Rolls-Royce has successfully run a regional aircraft engine on hydrogen in what the propulsion specialist claims is a significant milestone towards aviation’s decarbonisation.
Performed at the UK Ministry of Defence’s test and evaluation facility at Boscombe Down in the southwest of England, the ground run used a modified AE 2100-A engine, a variant of the company’s turboprop powerplant which equips the Saab 2000 regional airliner.
Green gaseous hydrogen for the early November trials was supplied by European Marine Energy Centre, generated using renewable energy at a production and tidal test facility on Eday in the Orkney Islands off the north of Scotland.
Rolls-Royce announced at July’s Farnborough air show that it planned a series of trials of hydrogen fuel in partnership with EasyJet, which is providing financial support.
Further rig tests will now take place, leading to a full-scale ground test using a Pearl 15 business jet engine.
The 15,125lb (67kN)-thrust Pearl 15 equips the Bombardier Global 5500 and 6500 long-range business jet.
Rolls-Royce states that both itself and EasyJet retain a “longer-term ambition to carry out flight tests” of a hydrogen-fuelled engine.
Grazia Vittadini, chief technology officer, Rolls-Royce, says: “The success of this hydrogen test is an exciting milestone.
“We are pushing the boundaries to discover the zero-carbon possibilities of hydrogen, which could help reshape the future of flight.”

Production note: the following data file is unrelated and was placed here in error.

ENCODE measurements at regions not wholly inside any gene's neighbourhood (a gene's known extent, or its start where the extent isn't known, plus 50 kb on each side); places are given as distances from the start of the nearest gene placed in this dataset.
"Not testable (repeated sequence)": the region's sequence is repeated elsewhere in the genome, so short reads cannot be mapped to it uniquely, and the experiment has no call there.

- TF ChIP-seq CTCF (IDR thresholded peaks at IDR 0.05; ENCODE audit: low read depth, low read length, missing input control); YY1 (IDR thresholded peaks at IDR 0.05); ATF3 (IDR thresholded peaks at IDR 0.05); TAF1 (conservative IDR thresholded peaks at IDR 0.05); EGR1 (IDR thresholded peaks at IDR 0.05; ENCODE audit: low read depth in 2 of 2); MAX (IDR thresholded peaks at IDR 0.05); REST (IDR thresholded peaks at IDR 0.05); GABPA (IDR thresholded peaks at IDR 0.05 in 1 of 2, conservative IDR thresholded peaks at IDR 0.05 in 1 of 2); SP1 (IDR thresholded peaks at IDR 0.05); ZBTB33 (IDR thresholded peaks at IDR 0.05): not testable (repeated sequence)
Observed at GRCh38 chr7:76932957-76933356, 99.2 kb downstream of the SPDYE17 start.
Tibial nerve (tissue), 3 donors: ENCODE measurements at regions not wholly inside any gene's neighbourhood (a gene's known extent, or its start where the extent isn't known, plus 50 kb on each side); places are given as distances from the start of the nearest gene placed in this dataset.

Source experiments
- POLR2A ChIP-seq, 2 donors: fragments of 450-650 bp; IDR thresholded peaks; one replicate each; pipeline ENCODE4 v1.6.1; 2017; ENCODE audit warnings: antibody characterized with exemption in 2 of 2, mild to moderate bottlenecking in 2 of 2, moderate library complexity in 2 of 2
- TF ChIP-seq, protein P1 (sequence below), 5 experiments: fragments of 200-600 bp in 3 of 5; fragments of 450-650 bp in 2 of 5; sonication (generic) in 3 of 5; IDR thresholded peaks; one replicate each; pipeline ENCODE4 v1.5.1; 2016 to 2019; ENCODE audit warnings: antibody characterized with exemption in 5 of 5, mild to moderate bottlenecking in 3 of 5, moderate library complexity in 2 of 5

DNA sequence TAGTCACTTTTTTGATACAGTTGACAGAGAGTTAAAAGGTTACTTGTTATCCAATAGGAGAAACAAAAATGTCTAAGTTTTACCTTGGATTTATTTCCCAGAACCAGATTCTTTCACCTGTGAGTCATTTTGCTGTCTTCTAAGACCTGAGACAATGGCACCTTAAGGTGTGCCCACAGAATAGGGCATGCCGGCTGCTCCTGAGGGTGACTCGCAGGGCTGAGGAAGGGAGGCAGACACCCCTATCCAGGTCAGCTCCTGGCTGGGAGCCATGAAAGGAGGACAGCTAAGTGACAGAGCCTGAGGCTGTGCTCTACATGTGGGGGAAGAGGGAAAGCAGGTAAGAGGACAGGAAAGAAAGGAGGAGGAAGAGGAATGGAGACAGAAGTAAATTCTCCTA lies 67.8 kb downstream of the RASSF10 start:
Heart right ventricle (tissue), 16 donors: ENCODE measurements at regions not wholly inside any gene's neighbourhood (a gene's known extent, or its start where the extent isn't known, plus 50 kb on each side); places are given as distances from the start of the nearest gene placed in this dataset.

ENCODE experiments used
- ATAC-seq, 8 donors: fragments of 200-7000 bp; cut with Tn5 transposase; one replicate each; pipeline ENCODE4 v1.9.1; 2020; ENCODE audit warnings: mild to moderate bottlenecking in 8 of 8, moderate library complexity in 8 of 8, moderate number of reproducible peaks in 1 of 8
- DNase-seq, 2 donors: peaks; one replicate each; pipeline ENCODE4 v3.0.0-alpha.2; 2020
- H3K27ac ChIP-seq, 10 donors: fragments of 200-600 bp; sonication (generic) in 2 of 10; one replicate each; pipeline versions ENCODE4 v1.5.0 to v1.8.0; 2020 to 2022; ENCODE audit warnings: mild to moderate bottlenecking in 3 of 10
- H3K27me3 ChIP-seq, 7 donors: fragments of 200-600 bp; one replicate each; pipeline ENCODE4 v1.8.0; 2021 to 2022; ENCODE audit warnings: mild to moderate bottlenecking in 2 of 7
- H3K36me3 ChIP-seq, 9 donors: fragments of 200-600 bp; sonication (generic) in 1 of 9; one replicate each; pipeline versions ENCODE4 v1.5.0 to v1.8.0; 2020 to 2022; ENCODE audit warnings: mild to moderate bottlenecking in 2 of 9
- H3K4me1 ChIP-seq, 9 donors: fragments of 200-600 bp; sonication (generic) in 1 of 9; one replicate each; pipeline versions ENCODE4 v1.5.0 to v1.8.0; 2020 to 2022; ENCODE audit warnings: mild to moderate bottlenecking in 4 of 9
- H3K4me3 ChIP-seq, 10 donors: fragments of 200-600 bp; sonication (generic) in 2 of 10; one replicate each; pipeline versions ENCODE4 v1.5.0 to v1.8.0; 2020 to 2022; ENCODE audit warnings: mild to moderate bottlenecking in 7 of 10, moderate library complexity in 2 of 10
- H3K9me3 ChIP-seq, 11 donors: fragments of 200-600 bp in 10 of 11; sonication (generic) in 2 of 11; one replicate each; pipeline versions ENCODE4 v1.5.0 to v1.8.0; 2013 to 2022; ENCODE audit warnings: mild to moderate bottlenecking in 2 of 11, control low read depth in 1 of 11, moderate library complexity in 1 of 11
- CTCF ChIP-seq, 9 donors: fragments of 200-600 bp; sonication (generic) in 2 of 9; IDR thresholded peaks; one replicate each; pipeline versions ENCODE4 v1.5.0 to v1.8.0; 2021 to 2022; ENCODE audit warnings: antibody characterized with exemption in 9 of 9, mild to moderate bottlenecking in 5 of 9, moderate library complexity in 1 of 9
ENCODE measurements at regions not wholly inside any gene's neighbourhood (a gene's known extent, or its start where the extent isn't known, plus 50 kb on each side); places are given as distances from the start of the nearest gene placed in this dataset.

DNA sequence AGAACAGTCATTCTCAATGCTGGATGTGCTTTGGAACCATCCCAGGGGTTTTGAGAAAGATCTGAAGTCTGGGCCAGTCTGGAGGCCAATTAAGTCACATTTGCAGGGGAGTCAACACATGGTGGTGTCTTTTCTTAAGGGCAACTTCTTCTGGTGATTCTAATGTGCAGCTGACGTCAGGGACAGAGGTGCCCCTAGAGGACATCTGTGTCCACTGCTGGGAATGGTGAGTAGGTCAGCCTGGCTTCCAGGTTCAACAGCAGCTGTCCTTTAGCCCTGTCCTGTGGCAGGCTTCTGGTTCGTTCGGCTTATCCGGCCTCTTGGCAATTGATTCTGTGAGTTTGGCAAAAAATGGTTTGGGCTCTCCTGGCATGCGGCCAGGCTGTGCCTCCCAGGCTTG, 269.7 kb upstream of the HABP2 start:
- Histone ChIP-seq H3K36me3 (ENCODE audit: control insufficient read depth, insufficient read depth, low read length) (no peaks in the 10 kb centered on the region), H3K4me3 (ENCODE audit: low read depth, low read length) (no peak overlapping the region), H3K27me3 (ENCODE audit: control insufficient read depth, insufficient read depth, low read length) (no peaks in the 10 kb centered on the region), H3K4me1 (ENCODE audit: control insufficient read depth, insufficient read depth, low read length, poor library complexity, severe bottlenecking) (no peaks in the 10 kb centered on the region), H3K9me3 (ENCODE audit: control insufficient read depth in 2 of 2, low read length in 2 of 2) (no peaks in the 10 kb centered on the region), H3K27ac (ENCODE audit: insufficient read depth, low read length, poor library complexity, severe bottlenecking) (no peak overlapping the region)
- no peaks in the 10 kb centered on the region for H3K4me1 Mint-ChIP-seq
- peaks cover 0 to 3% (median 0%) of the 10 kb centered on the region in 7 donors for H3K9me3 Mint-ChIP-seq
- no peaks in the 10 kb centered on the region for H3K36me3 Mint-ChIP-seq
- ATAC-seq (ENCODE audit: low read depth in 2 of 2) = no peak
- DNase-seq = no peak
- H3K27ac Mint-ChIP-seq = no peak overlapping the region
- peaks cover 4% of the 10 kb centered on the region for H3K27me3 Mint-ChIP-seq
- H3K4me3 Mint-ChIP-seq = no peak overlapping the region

Announcing the initiative in the summer, Alan Newby, Rolls-Royce director aerospace technology and future programmes, said minor modifications of the AE 2100’s fuel injectors would be required to allow it to run on hydrogen.
Results from the testing are likely to inform additional Rolls-Royce research on hydrogen combustion. In September, the UK manufacturer was awarded funding from the EU-backed Clean Aviation body for a project it calls ’Cavendish’ – Consortium for the AdVent of aero-Engine Demonstration and aircraft Integration Strategy with Hydrogen.
Involving academic and industrial partners from Brazil, France, Germany, the Netherlands, Portugal, Spain and the UK, Cavendish ”will integrate liquid hydrogen systems onto a modern donor engine for ground testing.”
Other enabling technologies will also be evaluated as part of the project, which will ”define requirements and activities towards flight demonstration.”